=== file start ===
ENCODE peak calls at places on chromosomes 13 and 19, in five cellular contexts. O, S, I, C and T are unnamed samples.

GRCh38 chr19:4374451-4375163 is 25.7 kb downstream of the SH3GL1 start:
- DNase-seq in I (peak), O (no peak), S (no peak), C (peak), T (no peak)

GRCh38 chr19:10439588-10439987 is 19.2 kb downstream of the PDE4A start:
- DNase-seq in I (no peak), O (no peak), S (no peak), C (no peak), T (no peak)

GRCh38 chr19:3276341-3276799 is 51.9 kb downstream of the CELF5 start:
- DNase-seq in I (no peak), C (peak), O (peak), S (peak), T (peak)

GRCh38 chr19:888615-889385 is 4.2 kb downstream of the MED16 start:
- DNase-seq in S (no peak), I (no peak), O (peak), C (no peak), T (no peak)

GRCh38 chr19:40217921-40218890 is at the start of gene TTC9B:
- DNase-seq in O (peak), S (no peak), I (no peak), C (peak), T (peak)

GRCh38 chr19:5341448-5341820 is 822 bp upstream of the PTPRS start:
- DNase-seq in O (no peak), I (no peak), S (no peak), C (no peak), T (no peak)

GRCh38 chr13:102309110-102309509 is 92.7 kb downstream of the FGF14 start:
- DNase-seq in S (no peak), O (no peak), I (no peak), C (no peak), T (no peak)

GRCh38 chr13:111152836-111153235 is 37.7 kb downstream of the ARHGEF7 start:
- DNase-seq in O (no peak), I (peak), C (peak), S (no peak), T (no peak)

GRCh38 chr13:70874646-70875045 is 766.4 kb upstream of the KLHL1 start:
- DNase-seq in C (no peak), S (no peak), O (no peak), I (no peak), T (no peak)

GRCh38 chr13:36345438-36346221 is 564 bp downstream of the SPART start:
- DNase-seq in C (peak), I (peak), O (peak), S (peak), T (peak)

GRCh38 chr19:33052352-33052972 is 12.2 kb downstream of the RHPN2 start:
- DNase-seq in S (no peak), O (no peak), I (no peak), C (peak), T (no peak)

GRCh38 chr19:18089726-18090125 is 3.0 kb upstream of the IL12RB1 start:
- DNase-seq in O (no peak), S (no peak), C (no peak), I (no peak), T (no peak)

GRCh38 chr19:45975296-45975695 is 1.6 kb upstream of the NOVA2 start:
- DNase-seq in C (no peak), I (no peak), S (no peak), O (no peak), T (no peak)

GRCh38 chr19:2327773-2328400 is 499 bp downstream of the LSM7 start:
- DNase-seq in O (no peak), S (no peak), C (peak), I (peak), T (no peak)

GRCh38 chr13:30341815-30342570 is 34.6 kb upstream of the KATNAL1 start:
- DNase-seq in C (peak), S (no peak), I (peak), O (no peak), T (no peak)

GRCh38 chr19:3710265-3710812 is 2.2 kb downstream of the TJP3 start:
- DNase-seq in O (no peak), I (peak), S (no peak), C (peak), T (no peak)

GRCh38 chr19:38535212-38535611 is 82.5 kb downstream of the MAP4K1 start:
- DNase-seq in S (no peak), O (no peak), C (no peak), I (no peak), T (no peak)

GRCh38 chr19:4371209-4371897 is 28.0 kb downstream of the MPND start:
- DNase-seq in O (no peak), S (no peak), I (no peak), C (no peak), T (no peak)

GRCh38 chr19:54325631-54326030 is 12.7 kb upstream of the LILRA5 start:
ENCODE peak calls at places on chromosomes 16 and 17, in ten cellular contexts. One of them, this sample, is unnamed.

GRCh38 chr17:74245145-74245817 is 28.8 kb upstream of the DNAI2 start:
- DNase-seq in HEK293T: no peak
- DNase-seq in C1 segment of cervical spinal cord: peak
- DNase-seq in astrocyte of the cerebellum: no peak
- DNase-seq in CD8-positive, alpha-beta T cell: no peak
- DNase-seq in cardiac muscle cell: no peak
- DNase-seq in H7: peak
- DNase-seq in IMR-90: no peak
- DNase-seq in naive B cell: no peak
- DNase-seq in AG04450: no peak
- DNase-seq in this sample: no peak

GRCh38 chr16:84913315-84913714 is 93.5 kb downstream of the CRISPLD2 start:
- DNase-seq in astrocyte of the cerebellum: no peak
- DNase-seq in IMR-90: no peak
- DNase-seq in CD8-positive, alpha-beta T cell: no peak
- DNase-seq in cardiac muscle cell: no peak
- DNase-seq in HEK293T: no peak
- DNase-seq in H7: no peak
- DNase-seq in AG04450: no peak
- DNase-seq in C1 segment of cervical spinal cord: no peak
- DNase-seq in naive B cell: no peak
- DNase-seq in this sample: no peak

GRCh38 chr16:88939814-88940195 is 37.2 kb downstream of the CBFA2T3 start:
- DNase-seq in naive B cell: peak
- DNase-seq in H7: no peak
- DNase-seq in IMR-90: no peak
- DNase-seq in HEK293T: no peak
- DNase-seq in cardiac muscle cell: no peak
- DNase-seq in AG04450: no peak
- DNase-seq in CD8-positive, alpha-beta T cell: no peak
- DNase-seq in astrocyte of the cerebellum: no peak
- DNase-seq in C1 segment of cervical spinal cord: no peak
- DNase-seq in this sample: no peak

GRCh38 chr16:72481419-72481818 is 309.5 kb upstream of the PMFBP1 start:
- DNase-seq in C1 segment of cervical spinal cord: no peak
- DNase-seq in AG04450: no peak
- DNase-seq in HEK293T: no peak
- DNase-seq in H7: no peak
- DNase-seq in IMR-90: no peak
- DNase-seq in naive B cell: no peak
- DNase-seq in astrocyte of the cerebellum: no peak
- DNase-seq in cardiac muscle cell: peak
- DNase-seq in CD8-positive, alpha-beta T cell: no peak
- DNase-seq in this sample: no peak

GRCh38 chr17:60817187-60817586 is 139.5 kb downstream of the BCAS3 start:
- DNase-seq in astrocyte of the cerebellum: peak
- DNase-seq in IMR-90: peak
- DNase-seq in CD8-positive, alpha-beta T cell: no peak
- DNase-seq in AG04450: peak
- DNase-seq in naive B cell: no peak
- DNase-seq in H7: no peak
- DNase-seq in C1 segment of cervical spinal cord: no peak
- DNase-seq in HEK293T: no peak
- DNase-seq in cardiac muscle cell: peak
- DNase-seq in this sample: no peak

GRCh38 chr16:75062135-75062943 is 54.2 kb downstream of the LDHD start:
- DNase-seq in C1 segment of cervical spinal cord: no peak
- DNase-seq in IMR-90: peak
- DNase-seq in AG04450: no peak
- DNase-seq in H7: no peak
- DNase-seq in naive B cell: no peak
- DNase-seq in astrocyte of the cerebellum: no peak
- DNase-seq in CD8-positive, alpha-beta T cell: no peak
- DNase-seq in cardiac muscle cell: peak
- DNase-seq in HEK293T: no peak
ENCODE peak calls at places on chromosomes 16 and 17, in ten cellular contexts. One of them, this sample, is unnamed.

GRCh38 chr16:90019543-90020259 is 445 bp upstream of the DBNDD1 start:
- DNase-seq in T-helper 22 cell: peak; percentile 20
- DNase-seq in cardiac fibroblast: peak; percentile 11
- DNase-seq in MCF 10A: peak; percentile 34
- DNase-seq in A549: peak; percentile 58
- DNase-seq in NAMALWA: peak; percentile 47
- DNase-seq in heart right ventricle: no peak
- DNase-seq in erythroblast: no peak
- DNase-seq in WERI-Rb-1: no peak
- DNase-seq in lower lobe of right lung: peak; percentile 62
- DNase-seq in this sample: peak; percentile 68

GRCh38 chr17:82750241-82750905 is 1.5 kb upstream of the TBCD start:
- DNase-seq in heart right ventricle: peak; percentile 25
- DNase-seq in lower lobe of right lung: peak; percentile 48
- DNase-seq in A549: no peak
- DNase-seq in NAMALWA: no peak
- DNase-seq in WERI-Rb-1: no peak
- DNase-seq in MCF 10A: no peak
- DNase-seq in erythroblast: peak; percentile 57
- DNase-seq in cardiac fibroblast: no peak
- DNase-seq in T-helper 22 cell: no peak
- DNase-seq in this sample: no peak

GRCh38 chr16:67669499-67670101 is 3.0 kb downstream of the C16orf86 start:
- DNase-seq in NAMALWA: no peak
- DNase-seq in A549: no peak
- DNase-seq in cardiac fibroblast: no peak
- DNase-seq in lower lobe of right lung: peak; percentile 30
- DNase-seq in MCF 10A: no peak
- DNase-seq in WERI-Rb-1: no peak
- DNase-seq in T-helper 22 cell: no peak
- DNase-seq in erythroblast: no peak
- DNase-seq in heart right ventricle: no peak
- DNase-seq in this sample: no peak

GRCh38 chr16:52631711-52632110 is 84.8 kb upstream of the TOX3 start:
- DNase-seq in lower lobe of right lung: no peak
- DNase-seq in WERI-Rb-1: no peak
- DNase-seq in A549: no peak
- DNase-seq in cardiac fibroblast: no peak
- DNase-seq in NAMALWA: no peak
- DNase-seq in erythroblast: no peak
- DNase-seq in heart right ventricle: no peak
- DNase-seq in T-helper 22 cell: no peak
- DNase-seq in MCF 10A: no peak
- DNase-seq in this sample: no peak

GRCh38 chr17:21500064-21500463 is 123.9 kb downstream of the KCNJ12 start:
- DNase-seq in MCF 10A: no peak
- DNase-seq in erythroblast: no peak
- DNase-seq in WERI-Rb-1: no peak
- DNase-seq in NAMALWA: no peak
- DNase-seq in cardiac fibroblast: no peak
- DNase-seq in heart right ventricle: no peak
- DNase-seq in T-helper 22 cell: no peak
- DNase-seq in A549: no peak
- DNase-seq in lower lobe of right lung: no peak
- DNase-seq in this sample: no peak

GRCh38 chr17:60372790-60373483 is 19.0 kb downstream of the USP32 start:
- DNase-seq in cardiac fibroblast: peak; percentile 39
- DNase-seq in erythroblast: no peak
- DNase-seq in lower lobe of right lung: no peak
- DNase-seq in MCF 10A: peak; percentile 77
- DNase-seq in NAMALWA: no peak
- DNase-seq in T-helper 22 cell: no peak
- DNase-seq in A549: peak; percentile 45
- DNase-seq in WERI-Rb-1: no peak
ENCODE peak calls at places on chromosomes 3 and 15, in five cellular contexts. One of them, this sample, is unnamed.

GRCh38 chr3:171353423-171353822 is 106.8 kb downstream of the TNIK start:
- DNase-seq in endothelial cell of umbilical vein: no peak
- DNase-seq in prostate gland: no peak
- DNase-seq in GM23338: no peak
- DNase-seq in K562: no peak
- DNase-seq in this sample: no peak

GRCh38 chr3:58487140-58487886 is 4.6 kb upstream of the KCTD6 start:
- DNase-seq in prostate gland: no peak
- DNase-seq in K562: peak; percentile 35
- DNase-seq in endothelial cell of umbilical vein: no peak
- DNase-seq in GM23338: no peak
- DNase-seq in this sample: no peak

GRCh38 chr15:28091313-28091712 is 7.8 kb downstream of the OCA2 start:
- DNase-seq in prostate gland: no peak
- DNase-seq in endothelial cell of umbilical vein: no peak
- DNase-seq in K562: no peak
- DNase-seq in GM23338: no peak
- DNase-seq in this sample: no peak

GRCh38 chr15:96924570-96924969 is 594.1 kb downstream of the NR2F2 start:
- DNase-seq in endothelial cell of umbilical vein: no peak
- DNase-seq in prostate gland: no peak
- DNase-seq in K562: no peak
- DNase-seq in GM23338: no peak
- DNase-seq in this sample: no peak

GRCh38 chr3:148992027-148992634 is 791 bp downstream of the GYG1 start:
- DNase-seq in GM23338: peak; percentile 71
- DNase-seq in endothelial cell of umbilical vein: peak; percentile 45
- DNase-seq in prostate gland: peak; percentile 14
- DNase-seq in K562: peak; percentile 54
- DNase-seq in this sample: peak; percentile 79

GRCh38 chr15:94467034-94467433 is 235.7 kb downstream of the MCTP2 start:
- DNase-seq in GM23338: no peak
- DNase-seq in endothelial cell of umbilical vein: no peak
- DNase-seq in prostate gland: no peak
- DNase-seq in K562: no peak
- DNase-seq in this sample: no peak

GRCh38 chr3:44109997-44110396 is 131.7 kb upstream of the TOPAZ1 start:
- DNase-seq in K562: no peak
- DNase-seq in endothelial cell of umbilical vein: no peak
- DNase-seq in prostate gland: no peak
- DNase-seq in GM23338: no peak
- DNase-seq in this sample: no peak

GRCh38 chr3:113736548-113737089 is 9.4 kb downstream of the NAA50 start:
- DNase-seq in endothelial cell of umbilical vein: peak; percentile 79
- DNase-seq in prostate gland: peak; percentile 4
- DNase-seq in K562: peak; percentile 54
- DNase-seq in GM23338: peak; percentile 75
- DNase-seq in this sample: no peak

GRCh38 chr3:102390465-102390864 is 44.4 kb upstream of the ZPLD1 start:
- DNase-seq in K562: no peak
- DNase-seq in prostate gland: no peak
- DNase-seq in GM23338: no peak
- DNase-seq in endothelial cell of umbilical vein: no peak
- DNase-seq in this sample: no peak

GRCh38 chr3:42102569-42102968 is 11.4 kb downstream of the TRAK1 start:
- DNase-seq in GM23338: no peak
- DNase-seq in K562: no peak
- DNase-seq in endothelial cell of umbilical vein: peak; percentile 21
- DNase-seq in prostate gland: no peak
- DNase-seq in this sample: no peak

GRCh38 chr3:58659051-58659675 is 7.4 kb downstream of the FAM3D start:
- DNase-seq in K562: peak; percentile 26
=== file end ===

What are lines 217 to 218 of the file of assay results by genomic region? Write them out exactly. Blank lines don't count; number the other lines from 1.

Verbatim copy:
- DNase-seq in GM23338: peak; percentile 75
- DNase-seq in this sample: no peak